Having clarity about the type of relationship you want with a financial advisor will save you time and reduce frustrations while searching for your ideal financial planner. It will also help increase the odds of finding a lasting relationship that will provide you with financial peace of mind.
There are 5 factors that will help you determine what type of advisor is best for you.
1. The level of financial assistance you're seeking
2. Your financial acumen and interest
3. Time available to manage your finances
4. Complexity of your situations
5. Whether you are a doer or a delegator
If you're unsure about the type of relationship you want, here are a few questions to help you clarify your best choice:
- Am I interested in self-management of my finances, or would I rather find a trusted financial advisor to whom I can delegate much of the work, so I can focus on other priorities?
- How have I handled my personal finances thus far? Am I heavily involved in the preparation of my own tax return? Do I pick my own investments? Or have I counted on others to help me?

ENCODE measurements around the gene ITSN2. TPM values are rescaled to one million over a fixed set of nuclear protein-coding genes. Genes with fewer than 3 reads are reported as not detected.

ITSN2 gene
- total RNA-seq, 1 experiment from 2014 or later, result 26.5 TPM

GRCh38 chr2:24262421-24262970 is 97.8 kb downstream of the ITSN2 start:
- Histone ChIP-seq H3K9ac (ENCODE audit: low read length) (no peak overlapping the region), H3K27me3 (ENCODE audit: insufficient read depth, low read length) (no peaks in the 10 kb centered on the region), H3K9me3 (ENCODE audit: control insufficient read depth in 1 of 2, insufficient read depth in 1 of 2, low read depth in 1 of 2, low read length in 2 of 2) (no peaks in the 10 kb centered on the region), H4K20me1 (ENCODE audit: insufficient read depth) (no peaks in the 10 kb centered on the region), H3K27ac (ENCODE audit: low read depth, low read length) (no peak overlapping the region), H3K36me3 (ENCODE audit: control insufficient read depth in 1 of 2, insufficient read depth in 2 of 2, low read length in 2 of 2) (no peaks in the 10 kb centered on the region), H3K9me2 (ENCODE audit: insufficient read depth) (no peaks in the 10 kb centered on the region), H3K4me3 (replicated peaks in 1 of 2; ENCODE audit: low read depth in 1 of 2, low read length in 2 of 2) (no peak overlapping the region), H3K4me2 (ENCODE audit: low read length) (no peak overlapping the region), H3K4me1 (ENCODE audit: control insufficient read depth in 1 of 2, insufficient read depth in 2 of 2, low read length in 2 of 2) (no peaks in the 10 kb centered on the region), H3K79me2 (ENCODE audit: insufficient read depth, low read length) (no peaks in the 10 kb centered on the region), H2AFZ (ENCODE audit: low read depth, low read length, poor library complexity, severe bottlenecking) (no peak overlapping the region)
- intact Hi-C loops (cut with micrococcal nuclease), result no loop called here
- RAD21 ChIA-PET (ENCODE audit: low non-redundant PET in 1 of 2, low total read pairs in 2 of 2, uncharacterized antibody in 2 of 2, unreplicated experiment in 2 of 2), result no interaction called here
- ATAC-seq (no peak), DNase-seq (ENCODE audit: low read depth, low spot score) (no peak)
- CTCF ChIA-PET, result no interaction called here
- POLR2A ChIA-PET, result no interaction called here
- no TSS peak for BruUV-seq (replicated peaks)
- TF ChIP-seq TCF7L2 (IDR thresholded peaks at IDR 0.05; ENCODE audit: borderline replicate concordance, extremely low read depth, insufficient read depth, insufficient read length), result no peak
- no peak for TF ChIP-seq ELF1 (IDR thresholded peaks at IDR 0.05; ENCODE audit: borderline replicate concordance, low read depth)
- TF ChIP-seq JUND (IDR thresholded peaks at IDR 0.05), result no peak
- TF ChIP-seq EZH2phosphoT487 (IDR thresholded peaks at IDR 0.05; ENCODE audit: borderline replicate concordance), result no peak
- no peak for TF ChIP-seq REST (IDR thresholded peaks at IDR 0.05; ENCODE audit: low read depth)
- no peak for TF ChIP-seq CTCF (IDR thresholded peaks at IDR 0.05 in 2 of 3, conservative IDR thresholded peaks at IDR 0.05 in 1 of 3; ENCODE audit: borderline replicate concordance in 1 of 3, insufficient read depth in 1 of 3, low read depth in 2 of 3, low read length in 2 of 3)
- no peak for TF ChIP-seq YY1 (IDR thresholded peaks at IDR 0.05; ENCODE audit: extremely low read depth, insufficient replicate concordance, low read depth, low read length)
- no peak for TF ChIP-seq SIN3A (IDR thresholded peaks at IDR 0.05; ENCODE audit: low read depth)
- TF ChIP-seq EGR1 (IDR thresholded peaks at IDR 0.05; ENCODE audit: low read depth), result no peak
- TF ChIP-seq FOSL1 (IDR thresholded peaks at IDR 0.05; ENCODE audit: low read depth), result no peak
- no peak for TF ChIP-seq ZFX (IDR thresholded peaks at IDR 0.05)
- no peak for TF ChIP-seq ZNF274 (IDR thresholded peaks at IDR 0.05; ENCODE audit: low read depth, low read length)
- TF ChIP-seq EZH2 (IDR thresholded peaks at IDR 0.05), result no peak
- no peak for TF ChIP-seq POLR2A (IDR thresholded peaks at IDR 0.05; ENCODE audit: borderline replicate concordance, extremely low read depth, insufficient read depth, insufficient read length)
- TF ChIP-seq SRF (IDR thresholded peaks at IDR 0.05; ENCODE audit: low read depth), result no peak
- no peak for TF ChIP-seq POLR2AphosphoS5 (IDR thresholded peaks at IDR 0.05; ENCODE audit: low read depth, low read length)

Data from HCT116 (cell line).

- Am I looking into using an advisor for a one-time need or specific project, or do I have longer term needs that require periodic check-ins and nurturing?
- Is my financial situation straightforward and easy to “keep my arms around,” or is it complex with a lot of moving parts that are hard for me to manage?
- When presented with a good idea, do I like to do my own research and implement, or do I prefer to have someone present ideas, offer recommendations and implement on my behalf?
- Thinking about my overall finances, what do I want to handle myself? What would I prefer to delegate to someone else?
It’s not unusual for people to self-manage their finances and later reach a stage in life where they decide to seek help. Common reasons for seeking help are: increased complexity and financial concerns; there’s more at stake and you no longer have the time to recover from financial mistakes; discomfort with handling growing assets on your own; and a desire to spend time on other things.
On the Desired Relationship with Your Financial Advisor worksheet you will find a sliding scale to mark where you fit on the four engagement considerations. Noting overall where you fit on the scales should help you identify the type of advisor that may be right for you. For example, if your marks are mostly towards the right a Personal CFO, multi-family office, or if you’re really wealthy a family office may best meet your needs.